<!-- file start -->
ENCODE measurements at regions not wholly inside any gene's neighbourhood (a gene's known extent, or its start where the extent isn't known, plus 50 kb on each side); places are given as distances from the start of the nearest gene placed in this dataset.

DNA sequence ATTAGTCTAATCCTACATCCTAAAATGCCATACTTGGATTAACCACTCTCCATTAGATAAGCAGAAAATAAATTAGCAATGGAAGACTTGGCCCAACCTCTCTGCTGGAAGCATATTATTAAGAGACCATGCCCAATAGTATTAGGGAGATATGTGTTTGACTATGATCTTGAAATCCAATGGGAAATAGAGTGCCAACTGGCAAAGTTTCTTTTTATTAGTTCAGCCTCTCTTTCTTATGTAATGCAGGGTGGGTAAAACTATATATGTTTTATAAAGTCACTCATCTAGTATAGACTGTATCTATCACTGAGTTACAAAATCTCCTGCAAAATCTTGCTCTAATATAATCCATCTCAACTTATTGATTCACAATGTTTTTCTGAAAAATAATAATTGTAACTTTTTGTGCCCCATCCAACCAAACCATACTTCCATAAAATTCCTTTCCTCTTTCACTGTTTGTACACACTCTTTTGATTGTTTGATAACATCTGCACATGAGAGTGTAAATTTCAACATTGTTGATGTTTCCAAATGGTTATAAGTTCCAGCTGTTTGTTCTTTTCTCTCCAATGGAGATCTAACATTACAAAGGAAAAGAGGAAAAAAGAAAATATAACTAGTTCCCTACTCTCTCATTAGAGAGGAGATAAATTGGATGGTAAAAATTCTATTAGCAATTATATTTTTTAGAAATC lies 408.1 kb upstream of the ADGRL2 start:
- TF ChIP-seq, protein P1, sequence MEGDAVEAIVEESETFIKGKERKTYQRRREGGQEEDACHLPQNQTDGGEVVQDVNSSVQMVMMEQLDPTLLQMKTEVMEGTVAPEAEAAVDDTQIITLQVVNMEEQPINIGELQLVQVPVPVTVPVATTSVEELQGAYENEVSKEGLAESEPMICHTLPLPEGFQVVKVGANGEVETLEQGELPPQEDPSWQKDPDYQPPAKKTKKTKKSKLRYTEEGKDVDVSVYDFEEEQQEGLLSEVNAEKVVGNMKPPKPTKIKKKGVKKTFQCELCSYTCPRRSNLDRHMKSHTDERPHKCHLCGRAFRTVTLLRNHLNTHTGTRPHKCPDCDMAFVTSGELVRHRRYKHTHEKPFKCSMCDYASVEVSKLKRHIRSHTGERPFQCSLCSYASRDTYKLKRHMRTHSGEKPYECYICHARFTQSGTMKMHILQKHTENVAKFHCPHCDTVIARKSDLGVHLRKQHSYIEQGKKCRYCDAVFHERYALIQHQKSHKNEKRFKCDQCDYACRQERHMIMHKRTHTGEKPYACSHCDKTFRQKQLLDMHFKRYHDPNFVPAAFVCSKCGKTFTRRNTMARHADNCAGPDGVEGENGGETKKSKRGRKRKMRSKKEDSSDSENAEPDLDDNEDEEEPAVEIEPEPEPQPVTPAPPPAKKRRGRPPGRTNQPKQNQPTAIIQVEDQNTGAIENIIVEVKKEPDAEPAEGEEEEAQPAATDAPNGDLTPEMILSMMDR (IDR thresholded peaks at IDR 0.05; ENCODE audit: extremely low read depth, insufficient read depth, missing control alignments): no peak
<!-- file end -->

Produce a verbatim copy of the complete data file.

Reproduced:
ENCODE measurements at regions not wholly inside any gene's neighbourhood (a gene's known extent, or its start where the extent isn't known, plus 50 kb on each side); places are given as distances from the start of the nearest gene placed in this dataset.

DNA sequence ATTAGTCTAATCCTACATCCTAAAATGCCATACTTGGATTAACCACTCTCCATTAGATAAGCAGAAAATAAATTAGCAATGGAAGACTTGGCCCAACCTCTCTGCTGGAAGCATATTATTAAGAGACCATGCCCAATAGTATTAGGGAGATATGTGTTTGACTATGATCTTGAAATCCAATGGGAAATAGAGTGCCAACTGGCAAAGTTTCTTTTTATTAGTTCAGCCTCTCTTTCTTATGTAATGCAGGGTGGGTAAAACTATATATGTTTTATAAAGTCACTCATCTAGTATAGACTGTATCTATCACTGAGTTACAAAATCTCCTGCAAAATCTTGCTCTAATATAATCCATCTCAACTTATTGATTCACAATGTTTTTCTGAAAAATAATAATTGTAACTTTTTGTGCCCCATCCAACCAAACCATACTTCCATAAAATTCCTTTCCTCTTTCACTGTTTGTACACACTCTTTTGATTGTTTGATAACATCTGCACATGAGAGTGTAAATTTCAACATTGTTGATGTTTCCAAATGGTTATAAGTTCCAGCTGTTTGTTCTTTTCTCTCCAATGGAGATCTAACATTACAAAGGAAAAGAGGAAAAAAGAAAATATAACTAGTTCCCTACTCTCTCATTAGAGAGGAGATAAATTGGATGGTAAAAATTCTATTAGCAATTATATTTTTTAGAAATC lies 408.1 kb upstream of the ADGRL2 start:
- TF ChIP-seq, protein P1, sequence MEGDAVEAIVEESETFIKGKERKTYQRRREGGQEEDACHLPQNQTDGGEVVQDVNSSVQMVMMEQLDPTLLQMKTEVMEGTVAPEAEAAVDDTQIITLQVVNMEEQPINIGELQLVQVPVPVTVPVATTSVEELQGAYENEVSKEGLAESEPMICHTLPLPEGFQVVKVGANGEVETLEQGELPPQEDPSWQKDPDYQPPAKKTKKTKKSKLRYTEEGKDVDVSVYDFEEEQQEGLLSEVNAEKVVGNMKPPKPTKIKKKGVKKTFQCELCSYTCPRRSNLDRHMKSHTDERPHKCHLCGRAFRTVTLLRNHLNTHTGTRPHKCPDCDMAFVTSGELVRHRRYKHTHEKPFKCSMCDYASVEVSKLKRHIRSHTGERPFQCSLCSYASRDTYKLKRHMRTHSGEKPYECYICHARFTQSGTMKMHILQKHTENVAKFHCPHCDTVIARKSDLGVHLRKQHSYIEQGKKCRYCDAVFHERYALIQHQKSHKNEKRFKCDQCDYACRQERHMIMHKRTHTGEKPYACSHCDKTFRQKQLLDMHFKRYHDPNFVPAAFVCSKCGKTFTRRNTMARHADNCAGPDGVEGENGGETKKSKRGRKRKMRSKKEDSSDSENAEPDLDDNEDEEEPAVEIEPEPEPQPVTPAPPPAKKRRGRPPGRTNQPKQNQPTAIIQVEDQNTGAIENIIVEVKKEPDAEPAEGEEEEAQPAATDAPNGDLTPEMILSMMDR (IDR thresholded peaks at IDR 0.05; ENCODE audit: extremely low read depth, insufficient read depth, missing control alignments): no peak